Creationism in Schools

The example of the Liebig School in Giessen12 shows, however, that the doctrine of creation is now also taught in state schools in biology classes. It is still possible to speak here of individual cases or even of individuals who lecture pre-formed worldviews with their personal truths. However, the social acceptance suggested by the above survey results and the current relevance are becoming increasingly clear. Not least because of the support from politics, it is evident that this is no longer an occasional, unpleasant fringe phenomenon. The Hessian minister of education saw the incidents at the Giessen school as unproblematic (tenor: It must be possible to talk about it impartially in class) and the Thuringian Prime Minister Dieter Althaus even tried, Siegfried Scherer, one of the authors of the above against the Evolution-oriented textbook to offer a podium.13 As a result, it is by no means just "backbenchers" who are open to creationist ideas. While the home schooling movement tries to make the theory of evolution a question of religious freedom in biology classes and to functionalize it in order to undermine compulsory schooling, it is on the other hand a question of what the curricula of tomorrow will look like. The conditions and conditionalities why one of the best supported scientific theories is put up for discussion in a society, while the sciences largely react with disinterest, must be addressed and discussed solely because of their societal and political explosiveness. A look at the USA shows that being a leader in the life sciences does not seem to be an insoluble contradiction, while the majority of the population regards one of the central theories of biology as nonsense.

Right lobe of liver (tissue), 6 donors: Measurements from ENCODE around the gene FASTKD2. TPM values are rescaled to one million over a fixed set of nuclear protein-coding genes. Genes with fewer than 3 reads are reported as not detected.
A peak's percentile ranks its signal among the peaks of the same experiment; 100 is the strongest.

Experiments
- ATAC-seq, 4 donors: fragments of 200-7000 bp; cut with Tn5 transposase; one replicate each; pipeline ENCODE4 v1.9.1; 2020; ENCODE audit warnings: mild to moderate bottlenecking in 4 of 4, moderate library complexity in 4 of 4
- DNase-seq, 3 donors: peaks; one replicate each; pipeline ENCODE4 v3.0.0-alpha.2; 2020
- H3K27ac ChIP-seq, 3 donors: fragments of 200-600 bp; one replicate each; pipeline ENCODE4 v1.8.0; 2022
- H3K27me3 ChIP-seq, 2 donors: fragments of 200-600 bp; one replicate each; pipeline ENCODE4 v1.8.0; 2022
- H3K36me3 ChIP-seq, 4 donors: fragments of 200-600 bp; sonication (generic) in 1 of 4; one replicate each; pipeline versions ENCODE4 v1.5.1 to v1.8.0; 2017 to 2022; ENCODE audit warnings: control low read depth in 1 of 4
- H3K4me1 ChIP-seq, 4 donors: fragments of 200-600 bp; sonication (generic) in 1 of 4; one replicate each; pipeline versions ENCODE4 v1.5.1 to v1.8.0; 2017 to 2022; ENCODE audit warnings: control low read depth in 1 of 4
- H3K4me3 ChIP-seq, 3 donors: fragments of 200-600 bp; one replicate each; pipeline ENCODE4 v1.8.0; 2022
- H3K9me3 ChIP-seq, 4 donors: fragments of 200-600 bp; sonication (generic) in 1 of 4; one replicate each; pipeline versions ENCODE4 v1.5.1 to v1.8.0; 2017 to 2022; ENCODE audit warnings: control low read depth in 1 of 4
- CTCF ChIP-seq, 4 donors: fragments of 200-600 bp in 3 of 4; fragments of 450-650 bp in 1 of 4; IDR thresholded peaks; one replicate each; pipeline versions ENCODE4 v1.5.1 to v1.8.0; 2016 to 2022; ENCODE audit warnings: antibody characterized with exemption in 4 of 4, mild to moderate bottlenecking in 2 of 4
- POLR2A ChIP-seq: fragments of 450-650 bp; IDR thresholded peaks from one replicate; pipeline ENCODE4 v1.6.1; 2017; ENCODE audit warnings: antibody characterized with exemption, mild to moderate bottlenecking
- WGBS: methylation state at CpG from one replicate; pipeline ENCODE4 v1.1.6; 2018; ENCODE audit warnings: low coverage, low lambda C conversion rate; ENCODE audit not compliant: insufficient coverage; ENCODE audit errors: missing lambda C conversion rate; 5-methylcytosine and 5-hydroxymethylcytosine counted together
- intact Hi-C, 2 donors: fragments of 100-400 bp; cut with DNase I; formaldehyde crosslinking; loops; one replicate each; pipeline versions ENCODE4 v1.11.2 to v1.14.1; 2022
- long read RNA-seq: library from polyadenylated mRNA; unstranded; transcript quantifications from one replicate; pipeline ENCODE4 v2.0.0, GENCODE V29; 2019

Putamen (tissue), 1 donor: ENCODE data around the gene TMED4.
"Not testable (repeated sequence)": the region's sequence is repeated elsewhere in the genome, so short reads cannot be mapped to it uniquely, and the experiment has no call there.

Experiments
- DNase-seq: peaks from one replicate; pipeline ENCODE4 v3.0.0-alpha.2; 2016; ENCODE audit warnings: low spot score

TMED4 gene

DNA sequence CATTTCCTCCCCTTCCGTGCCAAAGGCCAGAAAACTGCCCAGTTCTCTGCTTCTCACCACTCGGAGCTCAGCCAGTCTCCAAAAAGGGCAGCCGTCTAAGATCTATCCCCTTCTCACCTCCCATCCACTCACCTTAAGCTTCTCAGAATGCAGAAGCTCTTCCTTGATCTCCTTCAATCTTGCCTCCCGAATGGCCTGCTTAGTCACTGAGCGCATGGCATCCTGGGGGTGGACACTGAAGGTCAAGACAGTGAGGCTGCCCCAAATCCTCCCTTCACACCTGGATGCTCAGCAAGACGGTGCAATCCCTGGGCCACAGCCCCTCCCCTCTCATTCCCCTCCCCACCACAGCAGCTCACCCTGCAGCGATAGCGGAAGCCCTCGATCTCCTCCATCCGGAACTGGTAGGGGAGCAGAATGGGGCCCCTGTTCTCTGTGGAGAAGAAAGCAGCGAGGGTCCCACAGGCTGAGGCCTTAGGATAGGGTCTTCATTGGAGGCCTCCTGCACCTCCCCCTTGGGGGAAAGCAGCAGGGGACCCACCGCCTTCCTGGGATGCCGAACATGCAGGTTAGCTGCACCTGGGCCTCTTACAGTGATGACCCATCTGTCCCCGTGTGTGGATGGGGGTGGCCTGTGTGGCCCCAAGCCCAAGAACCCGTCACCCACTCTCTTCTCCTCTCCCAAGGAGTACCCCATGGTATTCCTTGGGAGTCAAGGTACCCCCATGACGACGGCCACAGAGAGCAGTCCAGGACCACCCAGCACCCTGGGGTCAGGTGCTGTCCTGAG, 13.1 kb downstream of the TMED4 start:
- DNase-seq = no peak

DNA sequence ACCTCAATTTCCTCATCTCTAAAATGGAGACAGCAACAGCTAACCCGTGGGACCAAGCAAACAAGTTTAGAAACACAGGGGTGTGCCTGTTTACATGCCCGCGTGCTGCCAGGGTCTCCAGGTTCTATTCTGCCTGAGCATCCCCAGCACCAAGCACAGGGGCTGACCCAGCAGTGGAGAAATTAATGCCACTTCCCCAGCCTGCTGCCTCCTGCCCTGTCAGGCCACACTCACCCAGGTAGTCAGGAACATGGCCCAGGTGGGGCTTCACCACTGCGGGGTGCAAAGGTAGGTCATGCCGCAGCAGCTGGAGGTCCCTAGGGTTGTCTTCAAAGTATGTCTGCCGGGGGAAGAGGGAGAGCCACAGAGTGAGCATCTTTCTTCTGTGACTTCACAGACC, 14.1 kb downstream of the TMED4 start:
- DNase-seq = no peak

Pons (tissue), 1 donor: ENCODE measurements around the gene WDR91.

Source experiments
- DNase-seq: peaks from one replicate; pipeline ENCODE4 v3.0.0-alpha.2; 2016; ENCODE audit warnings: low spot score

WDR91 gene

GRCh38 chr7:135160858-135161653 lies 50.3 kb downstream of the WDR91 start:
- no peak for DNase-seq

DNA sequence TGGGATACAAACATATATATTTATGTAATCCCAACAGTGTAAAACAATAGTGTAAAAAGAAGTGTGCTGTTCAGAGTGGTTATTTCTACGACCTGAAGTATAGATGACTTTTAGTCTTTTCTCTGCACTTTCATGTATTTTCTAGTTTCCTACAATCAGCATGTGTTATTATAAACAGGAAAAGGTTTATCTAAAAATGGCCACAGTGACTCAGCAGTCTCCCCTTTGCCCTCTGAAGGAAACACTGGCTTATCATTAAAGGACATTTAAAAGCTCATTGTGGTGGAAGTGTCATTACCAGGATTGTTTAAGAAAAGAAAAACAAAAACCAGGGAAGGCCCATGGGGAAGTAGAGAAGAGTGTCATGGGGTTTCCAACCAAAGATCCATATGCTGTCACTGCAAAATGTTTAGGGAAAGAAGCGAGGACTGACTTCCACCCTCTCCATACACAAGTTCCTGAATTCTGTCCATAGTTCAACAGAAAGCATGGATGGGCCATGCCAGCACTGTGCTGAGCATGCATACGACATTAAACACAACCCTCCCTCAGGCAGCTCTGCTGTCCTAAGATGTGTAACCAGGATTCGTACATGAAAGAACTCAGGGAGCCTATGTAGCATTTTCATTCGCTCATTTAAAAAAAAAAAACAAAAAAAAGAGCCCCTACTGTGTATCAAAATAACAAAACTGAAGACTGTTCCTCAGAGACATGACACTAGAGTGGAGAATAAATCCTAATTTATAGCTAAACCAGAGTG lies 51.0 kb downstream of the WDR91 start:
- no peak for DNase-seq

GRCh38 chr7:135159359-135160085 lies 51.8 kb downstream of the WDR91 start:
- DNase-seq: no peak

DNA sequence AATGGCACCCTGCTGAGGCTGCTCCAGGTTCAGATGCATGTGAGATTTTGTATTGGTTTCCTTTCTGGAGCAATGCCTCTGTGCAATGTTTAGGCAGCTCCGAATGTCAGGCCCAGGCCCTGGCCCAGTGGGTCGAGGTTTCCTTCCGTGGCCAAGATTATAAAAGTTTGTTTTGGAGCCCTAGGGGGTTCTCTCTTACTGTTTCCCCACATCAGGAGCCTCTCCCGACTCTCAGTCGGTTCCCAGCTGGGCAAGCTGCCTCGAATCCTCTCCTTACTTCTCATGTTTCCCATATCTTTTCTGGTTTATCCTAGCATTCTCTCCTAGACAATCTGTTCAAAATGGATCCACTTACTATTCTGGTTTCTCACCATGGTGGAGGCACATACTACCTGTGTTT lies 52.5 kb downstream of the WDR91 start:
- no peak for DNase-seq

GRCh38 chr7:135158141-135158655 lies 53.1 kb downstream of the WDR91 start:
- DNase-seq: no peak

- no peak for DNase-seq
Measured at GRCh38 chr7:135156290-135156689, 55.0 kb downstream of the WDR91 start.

In the debate about the phenomenon of creationism, a clear positioning must first be made as to whether religious approaches should be given more influence again or whether the school should generally orient itself towards a materialistic or naturalistic paradigm with a high appreciation of empirical research. With the concern of the congress "¡The exhausted theory?" this question is clearly answered. Nevertheless, a discussion about the supposed paradigm shift, favored by the development in the education sector, should be initiated. Not least, so that a scientifically controversial discussion about possible room for maneuver can be opposed to the superficial but media-effective arguments of the creationists.


1 In terms of hypothetical realism, we even consider the statement to be justifiable that life on earth takes place in an evolutionary process (even if this may provoke the contradiction of one post-structuralist or the other discourse-analytically oriented theorist).